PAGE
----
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Maureen Dowd's 'Phony' Attack on Ann Romney

1:30 PM, Apr 18, 2012 • By MARK HEMINGWAY
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Maureen Dowd weighs in today to decry the "Phony Mommy Wars" over Democratic strategist Hilary Rosen's attack on Ann Romney. I know what you're thinking: If anyone is qualified to call a cancer-survivor "phony" for her decision to stay at home and raise five boys—it's the author of Are Men Necessary? Aside from being nearly a week late weighing in on this controversy, the column seems to miss the mark about as badly as you might imagine: 

But at a fund-raiser at a private home in Palm Beach, Fla., on Sunday, the night before her 63rd birthday, Ann made it clear that she wasn’t really aggrieved. She was feigning aggrievement to milk the moment.

“It was my early birthday present for someone to be critical of me as a mother, and that was really a defining moment, and I loved it,” a gleeful Ann told the backyard full of Florida fat cats, sounding “like a political tactician,” as Garrett Haake, the NBC reporter on the scene, put it.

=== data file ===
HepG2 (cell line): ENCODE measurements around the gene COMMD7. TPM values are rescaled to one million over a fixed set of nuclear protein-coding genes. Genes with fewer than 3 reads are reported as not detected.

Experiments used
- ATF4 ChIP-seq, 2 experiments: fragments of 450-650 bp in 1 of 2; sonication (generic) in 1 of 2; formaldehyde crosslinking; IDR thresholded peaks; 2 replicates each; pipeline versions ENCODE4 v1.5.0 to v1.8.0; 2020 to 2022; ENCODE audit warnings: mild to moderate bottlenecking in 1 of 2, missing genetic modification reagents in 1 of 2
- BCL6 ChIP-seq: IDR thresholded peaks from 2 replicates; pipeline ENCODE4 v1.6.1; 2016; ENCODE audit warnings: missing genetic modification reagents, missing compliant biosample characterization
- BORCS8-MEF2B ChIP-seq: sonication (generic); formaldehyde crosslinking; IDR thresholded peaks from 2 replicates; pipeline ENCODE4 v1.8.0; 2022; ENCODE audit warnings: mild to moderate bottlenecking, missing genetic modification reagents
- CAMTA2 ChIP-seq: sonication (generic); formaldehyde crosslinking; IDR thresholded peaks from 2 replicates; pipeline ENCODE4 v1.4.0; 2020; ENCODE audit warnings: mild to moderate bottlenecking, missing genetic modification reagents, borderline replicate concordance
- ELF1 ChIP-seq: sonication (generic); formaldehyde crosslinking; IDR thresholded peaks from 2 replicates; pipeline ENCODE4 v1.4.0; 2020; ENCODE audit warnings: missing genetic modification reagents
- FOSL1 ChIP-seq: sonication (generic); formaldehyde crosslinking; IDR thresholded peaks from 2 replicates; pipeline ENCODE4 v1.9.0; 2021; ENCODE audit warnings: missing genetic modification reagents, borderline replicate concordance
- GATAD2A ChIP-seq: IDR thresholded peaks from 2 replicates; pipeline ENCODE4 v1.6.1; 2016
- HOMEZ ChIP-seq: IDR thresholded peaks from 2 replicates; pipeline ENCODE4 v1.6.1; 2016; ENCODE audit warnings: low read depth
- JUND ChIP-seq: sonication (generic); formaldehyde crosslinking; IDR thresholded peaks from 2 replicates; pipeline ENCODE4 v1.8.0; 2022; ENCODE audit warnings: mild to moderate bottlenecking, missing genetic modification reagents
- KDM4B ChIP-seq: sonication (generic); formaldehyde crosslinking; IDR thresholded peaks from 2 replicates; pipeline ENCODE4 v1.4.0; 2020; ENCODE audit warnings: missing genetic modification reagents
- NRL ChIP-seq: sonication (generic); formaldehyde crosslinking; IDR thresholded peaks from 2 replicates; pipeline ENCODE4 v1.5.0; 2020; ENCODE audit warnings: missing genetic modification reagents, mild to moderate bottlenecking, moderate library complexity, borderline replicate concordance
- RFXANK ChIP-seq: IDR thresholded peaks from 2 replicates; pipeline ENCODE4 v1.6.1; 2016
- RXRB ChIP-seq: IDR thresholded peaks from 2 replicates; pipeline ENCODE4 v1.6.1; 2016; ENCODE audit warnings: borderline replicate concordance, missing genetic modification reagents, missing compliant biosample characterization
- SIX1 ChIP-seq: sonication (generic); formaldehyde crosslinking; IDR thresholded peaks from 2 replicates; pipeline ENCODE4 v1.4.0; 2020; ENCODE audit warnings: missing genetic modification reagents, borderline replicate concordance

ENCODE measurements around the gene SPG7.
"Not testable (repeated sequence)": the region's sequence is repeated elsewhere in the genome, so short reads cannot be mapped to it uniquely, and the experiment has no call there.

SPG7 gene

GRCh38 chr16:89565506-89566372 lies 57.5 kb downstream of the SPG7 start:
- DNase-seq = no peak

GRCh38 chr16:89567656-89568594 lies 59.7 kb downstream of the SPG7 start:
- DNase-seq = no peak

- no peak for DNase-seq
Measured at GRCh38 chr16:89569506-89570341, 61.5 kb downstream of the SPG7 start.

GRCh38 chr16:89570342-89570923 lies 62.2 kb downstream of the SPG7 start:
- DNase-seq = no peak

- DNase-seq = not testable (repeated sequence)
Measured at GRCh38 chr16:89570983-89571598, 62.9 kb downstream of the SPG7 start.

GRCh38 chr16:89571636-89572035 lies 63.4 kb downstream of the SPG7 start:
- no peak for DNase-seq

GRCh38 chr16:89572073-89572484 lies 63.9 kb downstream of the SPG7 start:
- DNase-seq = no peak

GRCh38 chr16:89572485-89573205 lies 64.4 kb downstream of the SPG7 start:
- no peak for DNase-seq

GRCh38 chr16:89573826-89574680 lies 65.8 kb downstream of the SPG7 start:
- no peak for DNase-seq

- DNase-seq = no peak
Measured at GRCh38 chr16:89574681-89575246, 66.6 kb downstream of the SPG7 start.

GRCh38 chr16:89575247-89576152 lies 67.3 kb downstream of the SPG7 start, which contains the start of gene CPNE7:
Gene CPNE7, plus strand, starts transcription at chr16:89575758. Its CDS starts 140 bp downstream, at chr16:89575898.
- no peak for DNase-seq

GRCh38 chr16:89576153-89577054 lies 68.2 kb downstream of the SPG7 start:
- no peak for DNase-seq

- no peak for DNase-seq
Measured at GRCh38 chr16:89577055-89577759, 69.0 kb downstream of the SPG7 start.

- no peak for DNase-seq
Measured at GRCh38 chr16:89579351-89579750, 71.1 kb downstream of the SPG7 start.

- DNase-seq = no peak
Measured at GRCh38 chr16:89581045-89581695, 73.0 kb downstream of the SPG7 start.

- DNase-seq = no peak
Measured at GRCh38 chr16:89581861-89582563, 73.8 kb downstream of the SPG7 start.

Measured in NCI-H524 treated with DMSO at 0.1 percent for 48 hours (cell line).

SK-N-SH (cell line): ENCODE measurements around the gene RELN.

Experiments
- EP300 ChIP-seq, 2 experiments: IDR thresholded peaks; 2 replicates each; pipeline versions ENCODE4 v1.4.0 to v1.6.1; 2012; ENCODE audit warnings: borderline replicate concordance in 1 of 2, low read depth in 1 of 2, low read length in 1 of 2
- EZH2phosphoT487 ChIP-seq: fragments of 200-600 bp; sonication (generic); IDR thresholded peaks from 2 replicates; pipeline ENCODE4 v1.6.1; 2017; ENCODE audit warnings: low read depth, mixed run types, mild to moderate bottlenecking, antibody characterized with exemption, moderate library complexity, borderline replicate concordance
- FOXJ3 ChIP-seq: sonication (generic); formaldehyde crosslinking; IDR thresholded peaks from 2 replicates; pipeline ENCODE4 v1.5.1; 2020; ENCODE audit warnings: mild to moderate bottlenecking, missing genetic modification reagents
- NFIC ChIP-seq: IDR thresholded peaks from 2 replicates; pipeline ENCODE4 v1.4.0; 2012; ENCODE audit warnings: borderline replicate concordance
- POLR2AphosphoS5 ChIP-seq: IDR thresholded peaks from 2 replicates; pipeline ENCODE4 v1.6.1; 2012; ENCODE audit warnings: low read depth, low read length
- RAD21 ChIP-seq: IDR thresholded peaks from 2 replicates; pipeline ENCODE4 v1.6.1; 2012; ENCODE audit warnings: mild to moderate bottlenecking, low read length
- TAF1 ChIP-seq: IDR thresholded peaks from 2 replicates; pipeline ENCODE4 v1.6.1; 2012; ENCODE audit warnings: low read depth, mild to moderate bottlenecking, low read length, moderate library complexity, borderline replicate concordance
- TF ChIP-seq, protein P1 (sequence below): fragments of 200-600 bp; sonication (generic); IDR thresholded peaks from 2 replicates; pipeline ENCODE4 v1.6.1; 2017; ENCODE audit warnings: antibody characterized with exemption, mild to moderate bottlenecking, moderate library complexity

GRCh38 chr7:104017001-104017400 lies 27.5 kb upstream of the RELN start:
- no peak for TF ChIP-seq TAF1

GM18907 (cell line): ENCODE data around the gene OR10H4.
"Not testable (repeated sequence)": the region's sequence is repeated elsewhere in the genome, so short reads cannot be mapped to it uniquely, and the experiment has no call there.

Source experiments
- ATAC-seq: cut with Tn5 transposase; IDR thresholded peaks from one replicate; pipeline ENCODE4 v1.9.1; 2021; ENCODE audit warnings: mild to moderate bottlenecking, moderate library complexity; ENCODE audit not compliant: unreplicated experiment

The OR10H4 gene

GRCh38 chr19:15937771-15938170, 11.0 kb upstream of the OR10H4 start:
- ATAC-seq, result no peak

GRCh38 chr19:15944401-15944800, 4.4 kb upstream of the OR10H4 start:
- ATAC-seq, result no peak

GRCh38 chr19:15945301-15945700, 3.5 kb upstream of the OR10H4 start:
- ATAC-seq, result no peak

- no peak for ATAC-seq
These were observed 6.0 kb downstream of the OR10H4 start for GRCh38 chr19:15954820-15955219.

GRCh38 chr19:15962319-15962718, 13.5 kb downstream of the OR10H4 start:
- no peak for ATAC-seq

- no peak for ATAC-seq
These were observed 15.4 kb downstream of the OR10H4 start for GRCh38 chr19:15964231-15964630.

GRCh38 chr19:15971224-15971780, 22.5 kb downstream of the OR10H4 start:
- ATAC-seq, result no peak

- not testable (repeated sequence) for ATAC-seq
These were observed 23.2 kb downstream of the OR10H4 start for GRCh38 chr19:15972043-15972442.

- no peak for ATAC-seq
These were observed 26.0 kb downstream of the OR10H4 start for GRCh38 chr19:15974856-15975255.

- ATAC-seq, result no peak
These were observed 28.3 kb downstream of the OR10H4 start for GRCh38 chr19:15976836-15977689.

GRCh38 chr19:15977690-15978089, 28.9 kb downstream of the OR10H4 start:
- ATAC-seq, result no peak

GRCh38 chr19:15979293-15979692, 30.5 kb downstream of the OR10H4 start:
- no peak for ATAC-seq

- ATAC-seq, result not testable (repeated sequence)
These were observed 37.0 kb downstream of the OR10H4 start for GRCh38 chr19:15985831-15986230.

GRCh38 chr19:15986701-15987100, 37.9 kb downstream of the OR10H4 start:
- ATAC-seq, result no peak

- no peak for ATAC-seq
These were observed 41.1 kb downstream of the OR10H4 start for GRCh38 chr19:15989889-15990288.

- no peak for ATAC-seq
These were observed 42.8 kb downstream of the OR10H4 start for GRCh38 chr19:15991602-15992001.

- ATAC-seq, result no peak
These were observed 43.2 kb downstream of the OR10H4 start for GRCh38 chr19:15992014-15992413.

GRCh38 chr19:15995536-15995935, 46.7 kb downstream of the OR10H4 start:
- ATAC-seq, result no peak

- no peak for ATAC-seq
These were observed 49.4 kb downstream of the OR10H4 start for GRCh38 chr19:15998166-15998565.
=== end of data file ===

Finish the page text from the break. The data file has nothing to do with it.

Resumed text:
It’s important when you act the martyr not to overplay your hand. If you admit out loud to a bunch of people — including Haake, who was on the sidewalk enterprisingly eavesdropping — that you’re just pretending to be offended, you risk looking phony, like your husband. (It also doesn’t fly to tell Diane Sawyer that your dog “loved” 12 hours in a crate on top of the car or that it’s “our turn” to be in the White House.)

Aside from the errant and unreliable characterization of a political reporter on the scene, what about what Ann Romney actually said suggests she was 'feigning aggrievement'? Is it not possible to stand up for yourself when your beliefs and life decisions are unjustly attacked and relish the opportunity to defend them? Or is it simply more likely that Maureen Dowd wishes that she hadn't been so effective in standing up for herself against a politically motivated attack?

It also takes a unique brand of chutzpah to complain about the fake outrage over Ann Romney and then gratuitously bring up the fact the Romneys put their dog on the roof of their car for the eleventy-thousandth time. As if that weren't discrediting enough, this is yet another embarrassing example of MoDo missing the zeitgeist—I'd say Obama should eat some crow for making an issue of the Romney family dog, but I hear he prefers terriers.

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